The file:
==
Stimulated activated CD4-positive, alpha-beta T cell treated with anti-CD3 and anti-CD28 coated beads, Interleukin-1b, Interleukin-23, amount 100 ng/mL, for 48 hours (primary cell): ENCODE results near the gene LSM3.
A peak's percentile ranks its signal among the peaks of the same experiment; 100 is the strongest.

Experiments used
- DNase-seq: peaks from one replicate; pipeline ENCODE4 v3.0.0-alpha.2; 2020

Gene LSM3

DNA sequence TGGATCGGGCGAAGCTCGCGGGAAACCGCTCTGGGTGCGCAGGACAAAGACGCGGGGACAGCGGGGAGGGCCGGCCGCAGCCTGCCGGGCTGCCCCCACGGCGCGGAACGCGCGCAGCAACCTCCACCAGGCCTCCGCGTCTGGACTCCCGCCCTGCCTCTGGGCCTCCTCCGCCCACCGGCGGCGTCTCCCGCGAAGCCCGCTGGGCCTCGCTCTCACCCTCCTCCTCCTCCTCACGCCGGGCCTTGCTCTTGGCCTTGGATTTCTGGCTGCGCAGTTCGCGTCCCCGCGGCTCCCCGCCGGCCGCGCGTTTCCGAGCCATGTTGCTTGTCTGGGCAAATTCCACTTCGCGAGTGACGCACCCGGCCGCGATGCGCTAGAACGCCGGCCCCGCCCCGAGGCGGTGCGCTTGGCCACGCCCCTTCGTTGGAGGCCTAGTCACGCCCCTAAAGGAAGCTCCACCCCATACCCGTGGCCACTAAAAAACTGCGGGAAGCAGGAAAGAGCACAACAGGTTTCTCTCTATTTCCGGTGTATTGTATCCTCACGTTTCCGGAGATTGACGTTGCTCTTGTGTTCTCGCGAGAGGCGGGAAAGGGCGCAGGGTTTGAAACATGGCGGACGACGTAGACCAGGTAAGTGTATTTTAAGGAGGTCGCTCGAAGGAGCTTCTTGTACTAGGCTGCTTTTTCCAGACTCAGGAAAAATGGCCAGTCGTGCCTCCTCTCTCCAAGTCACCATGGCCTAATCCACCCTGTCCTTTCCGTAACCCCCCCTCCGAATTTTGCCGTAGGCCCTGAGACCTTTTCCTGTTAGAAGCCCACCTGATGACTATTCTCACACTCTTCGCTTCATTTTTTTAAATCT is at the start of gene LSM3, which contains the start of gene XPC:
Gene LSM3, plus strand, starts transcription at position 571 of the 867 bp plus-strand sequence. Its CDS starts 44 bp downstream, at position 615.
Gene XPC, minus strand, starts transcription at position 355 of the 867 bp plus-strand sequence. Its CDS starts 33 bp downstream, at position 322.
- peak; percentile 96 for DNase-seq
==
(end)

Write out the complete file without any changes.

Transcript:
Stimulated activated CD4-positive, alpha-beta T cell treated with anti-CD3 and anti-CD28 coated beads, Interleukin-1b, Interleukin-23, amount 100 ng/mL, for 48 hours (primary cell): ENCODE results near the gene LSM3.
A peak's percentile ranks its signal among the peaks of the same experiment; 100 is the strongest.

Experiments used
- DNase-seq: peaks from one replicate; pipeline ENCODE4 v3.0.0-alpha.2; 2020

Gene LSM3

DNA sequence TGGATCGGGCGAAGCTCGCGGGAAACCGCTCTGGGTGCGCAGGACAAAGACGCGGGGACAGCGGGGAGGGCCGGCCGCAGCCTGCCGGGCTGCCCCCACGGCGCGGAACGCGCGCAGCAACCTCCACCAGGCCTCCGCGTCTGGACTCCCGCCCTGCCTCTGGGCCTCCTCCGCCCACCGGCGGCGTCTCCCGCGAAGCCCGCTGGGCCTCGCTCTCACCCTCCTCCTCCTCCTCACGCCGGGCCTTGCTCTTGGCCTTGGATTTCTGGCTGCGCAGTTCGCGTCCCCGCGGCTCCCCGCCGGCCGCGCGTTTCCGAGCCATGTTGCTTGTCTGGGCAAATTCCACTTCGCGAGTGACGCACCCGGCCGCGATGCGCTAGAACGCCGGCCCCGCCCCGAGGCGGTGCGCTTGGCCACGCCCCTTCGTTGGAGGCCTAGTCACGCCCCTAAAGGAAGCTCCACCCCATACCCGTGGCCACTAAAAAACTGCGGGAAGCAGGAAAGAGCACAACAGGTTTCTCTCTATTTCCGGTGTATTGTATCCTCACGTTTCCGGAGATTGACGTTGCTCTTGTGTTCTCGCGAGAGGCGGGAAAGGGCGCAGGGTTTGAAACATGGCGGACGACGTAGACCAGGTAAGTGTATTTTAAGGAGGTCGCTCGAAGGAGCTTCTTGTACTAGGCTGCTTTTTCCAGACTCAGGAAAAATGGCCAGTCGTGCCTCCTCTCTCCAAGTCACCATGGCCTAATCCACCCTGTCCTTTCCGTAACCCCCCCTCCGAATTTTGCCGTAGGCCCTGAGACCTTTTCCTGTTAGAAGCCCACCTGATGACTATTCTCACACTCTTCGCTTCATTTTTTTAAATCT is at the start of gene LSM3, which contains the start of gene XPC:
Gene LSM3, plus strand, starts transcription at position 571 of the 867 bp plus-strand sequence. Its CDS starts 44 bp downstream, at position 615.
Gene XPC, minus strand, starts transcription at position 355 of the 867 bp plus-strand sequence. Its CDS starts 33 bp downstream, at position 322.
- peak; percentile 96 for DNase-seq